DJ, very likely a much higher number of (wild) animals eating H5N1-infected birds may have been infected with H5N1. Very likely most of them may have had no or only mild symptoms. Dead mammals in areas with a high level of H5N1 in birds have been reported in many places...hardly any of them may have been tested...

Wild pigs may be of even higher risks for H5N1 infection than cats, rats or mice...

This isn’t a game changer, but it’s yet another reminder to pay attention. Fortunately, cats (like cows) don’t have their own influenza A virus, and they tend not to be very susceptible to human flu strains. So, there’s less risk of them being infected with the H5N1 virus and another flu virus at the same time, and acting as a mixing vessel for creation of a new, more problematic recombinant flu strain. However, every spillover into any mammal poses some extra risk, and cats are potential bridges between wildlife and people, since people often have close contact with cats. That’s why we’re on the lookout for these spillover infections, and ideally want to limit exposure of cats to infected wild birds.

If you have cats that go outside and you can’t prevent that (not all cats can be indoor only), be on the lookout for flu. If an outdoor cat gets sick, especially with respiratory or neurological disease, and it’s had potential contact with flu-infected birds, it’s important to talk to your veterinarian (and ideally get the cat tested so we can gather more information on the virus’ behaviour, and also try to contain the infection).

DJ...a very MAIN DRIVER is A-SYMPTOMATIC SPREAD !!!!!!!!!!

Very likely most pandemics do become pandemics because not every host shows (much) symptoms !!!!

In the US only cows with symptoms get tested...country/state fairs continue...Do we want a H5N1 pandemic ? 

A lot of animal-science is agri-culture science...NOT looking at PUBLIC health risks but on farm-economy...We have to change that perspective...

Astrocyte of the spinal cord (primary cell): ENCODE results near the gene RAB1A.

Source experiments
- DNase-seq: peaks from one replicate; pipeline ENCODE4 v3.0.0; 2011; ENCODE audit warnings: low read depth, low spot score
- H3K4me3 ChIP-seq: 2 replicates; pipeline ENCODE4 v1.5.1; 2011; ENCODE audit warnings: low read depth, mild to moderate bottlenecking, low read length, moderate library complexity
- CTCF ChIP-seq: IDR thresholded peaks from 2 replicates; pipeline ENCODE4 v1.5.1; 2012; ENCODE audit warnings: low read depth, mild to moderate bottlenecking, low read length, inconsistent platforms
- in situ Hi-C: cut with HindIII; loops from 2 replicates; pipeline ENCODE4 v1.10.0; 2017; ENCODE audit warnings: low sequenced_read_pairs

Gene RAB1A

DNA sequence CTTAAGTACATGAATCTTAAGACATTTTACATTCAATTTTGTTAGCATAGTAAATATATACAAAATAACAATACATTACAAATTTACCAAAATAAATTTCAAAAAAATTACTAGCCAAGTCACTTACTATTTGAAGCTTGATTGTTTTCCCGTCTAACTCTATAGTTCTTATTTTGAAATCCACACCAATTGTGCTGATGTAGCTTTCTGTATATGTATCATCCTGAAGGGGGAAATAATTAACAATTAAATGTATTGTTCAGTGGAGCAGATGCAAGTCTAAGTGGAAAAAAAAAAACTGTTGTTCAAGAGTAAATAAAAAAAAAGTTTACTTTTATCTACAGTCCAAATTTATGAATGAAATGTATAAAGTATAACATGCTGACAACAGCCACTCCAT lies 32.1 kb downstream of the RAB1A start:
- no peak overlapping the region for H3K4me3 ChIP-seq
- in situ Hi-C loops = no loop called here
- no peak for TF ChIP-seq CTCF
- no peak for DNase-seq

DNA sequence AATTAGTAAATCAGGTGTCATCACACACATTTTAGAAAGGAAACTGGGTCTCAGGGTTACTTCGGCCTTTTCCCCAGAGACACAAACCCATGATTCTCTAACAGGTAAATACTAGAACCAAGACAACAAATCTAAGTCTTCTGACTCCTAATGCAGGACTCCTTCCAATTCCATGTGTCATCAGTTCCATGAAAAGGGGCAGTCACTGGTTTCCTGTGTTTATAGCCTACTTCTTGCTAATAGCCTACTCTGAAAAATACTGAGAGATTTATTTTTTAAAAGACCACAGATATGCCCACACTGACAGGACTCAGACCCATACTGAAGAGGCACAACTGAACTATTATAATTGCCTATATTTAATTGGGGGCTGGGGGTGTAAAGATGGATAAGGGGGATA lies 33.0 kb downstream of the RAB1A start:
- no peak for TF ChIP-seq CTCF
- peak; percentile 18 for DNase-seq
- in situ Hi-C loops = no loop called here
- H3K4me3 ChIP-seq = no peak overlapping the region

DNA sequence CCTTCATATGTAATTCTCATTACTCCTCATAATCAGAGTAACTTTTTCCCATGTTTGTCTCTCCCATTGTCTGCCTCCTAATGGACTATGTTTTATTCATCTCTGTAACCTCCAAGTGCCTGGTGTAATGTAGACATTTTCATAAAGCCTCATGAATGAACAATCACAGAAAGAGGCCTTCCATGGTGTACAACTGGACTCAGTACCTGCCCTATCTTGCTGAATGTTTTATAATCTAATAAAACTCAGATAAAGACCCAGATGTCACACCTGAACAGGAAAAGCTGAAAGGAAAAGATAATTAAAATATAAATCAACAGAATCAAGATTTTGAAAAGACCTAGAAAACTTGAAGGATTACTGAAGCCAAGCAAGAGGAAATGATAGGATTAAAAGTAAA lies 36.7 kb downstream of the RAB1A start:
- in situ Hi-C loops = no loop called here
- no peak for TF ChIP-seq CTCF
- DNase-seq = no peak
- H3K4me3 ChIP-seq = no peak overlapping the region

We cannot solve our problems with the same thinking we used when we created them.
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Post Options Post Options   Thanks (0) Thanks(0)   Quote roni3470 Quote  Post ReplyReply Direct Link To This Post Posted: April 03 2024 at 1:34pm

This mutation is the first of many as far as I am concerned.  The speed at which it went from cow to cat to human is a little crazy. Now a 2nd person has it.  I just dont think this is good.  my son just got sick from his roommate, they both had pink eye and flu.  He is in Arizona and hasn't had pink eye in like 10 years.  This all has be so edgy!  I hope and pray with all my heart that it stays mild and is no worse than a normal flu!

NOW is the Season to Know

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Post Options Post Options   Thanks (0) Thanks(0)   Quote KiwiMum Quote  Post ReplyReply Direct Link To This Post Posted: April 03 2024 at 10:44pm

Have a look at this YouTube video from the 12 minute mark. It's the Canadian Prepper and his view on the H5N1 situation and where he thinks it will lead us. It's very interesting.

https://www.youtube.com/watch?v=PAG-dKRfzAg

Those who got it wrong, for whatever reason, may feel defensive and retrench into a position that doesn’t accord with the facts.
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Post Options Post Options   Thanks (0) Thanks(0)   Quote Dutch Josh Quote  Post ReplyReply Direct Link To This Post Posted: April 04 2024 at 12:13am

KiwiMum, interesting-good-video..."under reaction to over reaction"...CFR may be even less than 5% -at the start...Governments will use a H5N1 pandemic -they failed to stop- to increase further "population control"...Also further going after "spreading false info"....

If people this time of year get eye problems, runny nose etc. it may be "just" hayfever....

However....H5N1 by now must be widespread in (wild) mammals...testing capacity may be very limited. So they now only test symptomatic cows, cats etc because of limits to testing capacity...